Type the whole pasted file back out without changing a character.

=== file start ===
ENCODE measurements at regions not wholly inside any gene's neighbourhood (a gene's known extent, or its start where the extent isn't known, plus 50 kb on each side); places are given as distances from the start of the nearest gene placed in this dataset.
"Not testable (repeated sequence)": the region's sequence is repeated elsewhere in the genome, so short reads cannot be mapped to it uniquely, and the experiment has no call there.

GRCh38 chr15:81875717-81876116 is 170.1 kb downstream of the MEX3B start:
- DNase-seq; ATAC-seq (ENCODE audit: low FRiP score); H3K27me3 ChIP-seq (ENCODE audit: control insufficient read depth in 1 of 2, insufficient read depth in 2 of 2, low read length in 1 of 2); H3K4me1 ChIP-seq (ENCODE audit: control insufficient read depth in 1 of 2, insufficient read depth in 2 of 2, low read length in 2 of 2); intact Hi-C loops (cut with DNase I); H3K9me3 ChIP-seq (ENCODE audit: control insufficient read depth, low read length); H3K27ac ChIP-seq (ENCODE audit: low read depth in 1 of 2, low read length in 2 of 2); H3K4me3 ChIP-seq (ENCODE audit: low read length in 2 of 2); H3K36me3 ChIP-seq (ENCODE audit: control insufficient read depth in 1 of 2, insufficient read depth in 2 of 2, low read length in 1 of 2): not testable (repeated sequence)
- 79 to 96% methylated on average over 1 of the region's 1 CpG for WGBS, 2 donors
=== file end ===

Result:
ENCODE measurements at regions not wholly inside any gene's neighbourhood (a gene's known extent, or its start where the extent isn't known, plus 50 kb on each side); places are given as distances from the start of the nearest gene placed in this dataset.
"Not testable (repeated sequence)": the region's sequence is repeated elsewhere in the genome, so short reads cannot be mapped to it uniquely, and the experiment has no call there.

GRCh38 chr15:81875717-81876116 is 170.1 kb downstream of the MEX3B start:
- DNase-seq; ATAC-seq (ENCODE audit: low FRiP score); H3K27me3 ChIP-seq (ENCODE audit: control insufficient read depth in 1 of 2, insufficient read depth in 2 of 2, low read length in 1 of 2); H3K4me1 ChIP-seq (ENCODE audit: control insufficient read depth in 1 of 2, insufficient read depth in 2 of 2, low read length in 2 of 2); intact Hi-C loops (cut with DNase I); H3K9me3 ChIP-seq (ENCODE audit: control insufficient read depth, low read length); H3K27ac ChIP-seq (ENCODE audit: low read depth in 1 of 2, low read length in 2 of 2); H3K4me3 ChIP-seq (ENCODE audit: low read length in 2 of 2); H3K36me3 ChIP-seq (ENCODE audit: control insufficient read depth in 1 of 2, insufficient read depth in 2 of 2, low read length in 1 of 2): not testable (repeated sequence)
- 79 to 96% methylated on average over 1 of the region's 1 CpG for WGBS, 2 donors